No-one in their right mind imagines Nick Clegg, Andrew Mitchell and Kelvin MacKenzie’s recent mea culpas to be genuine expressions of remorse, so much as desperate plea bargains in the court of public opinion.
Politicians and newspapers long ago embraced the non-apology apology, where instead of saying “sorry”, the accused shifts the blame by announcing, “I’m sorry if you were offended.”
Comedians are having to learn fast, too, as the comedy boom turns them into tabloid targets and social media spreads outrage before they’ve even left the stage. I wasn’t at the Comedy Store in Manchester last week when Australian stand-up Steve Hughes referred to the deaths of PCs Fiona Bone and Nicola Hughes, so make no judgment on his routine. But the controversy is familiar: Twitter acting as an echo chamber for the potential hurt and a comedian offloading responsibility for causing offence – “I’m sorry if somebody has become upset thinking I’m becoming derogatory.”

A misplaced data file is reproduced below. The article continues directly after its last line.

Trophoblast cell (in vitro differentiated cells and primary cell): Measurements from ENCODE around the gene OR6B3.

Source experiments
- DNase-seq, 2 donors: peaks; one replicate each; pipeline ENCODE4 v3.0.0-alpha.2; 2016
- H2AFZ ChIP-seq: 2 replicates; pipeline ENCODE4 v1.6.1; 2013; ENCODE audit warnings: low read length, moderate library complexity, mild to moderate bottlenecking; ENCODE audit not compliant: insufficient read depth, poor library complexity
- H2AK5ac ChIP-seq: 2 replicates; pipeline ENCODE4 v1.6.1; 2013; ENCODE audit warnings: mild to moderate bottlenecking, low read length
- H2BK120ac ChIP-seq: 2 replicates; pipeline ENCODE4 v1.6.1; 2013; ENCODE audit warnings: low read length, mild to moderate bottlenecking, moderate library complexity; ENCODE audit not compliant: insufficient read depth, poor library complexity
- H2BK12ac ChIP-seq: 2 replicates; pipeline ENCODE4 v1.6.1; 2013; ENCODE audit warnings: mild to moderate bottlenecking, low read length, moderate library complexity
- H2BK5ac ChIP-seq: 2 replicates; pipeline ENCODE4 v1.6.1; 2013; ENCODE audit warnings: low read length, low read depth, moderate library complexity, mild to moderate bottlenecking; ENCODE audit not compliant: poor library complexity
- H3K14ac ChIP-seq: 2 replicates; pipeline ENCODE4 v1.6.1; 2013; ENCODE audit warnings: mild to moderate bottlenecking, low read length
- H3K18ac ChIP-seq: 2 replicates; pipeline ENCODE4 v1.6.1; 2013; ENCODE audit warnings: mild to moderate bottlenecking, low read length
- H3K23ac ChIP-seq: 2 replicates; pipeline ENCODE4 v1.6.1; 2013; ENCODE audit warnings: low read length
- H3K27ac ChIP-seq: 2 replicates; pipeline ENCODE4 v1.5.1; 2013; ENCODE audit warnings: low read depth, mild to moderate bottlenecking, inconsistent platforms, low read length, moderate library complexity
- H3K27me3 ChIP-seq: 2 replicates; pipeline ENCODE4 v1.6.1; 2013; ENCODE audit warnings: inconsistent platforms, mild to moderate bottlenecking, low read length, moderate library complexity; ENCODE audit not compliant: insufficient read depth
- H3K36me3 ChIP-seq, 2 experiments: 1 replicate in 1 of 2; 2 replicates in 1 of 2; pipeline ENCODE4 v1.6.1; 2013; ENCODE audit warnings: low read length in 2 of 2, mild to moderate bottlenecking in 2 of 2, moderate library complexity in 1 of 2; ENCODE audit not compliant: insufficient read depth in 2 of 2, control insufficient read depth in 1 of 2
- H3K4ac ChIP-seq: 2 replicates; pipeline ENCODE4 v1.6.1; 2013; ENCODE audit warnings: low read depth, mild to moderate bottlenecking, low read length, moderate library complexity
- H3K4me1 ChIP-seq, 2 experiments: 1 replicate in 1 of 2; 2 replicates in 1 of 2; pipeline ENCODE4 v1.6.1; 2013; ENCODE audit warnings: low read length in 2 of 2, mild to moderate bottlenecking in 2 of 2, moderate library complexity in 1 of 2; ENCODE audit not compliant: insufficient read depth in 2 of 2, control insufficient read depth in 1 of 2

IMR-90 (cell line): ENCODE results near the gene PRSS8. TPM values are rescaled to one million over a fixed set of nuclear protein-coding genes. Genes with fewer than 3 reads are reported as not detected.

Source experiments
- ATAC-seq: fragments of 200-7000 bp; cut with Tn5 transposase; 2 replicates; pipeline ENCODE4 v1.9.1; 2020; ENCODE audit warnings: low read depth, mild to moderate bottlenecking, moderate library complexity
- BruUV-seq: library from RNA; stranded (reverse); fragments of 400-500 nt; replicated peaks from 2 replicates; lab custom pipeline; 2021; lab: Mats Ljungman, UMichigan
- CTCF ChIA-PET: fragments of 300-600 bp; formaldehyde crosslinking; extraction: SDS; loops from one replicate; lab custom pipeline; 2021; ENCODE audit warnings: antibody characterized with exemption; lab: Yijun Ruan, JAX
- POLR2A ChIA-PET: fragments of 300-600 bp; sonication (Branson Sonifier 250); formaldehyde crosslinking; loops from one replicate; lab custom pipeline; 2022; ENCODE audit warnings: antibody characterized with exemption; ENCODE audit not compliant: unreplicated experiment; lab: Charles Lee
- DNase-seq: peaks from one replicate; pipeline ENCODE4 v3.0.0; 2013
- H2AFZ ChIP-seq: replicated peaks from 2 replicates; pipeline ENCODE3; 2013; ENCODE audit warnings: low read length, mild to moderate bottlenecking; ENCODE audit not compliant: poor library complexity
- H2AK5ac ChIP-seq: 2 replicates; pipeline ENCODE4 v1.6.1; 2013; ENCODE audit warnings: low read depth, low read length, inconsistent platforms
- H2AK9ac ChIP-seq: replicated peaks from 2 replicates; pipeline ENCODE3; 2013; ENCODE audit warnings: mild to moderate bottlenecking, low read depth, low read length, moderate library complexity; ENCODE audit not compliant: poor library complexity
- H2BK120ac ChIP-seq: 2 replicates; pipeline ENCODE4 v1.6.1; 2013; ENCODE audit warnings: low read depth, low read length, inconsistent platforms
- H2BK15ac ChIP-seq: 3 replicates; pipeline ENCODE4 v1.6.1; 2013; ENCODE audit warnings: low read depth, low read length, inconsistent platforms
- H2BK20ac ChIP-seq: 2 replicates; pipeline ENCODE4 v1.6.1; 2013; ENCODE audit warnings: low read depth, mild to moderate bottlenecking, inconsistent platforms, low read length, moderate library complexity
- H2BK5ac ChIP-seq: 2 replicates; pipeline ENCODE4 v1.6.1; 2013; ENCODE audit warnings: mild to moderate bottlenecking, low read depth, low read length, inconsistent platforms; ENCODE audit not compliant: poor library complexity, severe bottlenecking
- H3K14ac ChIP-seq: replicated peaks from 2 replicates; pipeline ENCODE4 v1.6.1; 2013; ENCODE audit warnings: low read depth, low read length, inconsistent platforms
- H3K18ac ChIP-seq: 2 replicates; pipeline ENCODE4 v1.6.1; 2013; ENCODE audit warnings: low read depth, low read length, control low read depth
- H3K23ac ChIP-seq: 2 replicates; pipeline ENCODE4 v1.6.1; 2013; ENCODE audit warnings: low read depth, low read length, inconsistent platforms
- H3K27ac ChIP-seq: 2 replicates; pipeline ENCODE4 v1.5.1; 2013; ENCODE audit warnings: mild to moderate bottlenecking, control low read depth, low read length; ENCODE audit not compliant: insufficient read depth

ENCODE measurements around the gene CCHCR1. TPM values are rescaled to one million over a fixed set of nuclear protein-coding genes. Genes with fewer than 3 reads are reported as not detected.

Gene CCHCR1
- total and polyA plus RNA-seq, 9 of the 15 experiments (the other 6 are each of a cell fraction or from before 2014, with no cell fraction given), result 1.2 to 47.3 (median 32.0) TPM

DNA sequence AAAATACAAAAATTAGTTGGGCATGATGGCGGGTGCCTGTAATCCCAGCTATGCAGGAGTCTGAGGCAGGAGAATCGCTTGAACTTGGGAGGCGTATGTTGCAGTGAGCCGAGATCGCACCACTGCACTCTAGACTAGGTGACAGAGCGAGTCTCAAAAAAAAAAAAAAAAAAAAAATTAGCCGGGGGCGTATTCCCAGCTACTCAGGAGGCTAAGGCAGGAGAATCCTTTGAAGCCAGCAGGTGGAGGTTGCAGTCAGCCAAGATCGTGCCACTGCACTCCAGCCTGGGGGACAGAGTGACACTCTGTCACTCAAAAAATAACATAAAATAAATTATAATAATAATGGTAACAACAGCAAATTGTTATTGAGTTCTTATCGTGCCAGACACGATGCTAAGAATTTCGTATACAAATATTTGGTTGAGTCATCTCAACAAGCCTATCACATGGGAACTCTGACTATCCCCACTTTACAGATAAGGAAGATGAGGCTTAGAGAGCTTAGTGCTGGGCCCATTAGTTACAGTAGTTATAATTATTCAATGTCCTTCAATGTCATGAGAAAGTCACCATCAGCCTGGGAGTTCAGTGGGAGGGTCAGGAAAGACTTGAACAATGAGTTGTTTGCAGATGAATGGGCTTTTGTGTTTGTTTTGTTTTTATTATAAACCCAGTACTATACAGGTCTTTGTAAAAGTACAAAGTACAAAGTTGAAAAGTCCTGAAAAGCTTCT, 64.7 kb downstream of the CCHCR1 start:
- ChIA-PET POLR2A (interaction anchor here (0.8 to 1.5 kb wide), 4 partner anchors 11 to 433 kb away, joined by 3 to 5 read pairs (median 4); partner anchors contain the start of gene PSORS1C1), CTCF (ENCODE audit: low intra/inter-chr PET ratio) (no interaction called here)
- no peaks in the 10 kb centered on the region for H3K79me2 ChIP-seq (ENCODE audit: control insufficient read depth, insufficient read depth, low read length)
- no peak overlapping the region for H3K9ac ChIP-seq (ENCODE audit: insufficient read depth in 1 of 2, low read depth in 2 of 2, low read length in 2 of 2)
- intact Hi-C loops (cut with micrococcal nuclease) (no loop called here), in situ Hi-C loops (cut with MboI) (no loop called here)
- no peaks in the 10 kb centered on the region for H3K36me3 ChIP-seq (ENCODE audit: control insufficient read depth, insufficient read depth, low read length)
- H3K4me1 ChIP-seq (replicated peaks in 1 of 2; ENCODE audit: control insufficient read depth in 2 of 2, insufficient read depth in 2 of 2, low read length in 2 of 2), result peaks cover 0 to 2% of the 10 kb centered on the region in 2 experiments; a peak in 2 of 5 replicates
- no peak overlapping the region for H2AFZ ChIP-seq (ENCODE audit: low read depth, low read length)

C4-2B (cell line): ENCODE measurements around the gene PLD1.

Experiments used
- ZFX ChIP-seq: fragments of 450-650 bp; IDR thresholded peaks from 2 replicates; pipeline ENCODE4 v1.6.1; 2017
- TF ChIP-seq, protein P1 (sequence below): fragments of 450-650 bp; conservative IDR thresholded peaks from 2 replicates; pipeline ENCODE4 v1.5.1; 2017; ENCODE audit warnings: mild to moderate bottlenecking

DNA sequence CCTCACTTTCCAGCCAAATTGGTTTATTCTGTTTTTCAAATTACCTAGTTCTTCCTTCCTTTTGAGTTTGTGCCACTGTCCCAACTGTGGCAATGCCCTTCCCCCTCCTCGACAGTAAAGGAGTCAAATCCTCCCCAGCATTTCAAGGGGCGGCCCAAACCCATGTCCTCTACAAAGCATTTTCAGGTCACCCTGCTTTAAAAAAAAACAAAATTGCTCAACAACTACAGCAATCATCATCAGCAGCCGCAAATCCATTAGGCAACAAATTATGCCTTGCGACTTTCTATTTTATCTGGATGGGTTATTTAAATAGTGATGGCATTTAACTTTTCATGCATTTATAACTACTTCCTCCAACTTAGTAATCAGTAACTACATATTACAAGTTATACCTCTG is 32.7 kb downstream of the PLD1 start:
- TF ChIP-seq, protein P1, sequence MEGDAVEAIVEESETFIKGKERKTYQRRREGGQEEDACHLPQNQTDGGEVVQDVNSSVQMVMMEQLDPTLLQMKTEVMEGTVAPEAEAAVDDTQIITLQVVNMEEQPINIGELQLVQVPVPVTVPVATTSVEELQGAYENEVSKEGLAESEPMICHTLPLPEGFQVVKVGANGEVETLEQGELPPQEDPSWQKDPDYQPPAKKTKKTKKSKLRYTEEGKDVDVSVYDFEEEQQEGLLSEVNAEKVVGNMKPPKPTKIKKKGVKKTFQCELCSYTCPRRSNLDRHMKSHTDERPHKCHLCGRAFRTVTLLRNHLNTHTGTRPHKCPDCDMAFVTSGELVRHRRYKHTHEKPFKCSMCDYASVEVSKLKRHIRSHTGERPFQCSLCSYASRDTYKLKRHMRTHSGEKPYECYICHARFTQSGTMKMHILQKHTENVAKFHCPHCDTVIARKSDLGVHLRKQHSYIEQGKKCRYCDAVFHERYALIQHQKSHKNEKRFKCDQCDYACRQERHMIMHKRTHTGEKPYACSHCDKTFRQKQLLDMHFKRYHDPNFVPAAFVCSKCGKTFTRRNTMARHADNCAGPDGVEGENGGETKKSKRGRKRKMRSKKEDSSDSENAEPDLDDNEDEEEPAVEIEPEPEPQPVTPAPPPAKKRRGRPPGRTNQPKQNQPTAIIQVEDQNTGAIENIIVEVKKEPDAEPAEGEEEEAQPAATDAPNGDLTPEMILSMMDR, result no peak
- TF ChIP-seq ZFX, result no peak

This predictable charade, in which we’re all culpable, has become a joke itself. The US comic Gilbert Gottfried recently revealed how, after outrage caused by an Asian tsunami gag, he chose the most “formal and artificial sounding” apology suggested by his agent so audiences would know he was unrepentant .
Jimmy Carr has said sorry for his tax affairs but he’s surely wise to maintain that a comic should never apologise for their gags, because it avoids such insincerity. So I admire Alan Davies for risking such accusations this week, honouring his first Liverpool gig since the media storm surrounding comments he made in April about the Hillsborough disaster. Some like Kelvin MacKenzie, who tried stand-up in 2009, might look to his engaging example and take responsibility for their actions, rather than going on the offensive and seeking an apology from South Yorkshire police.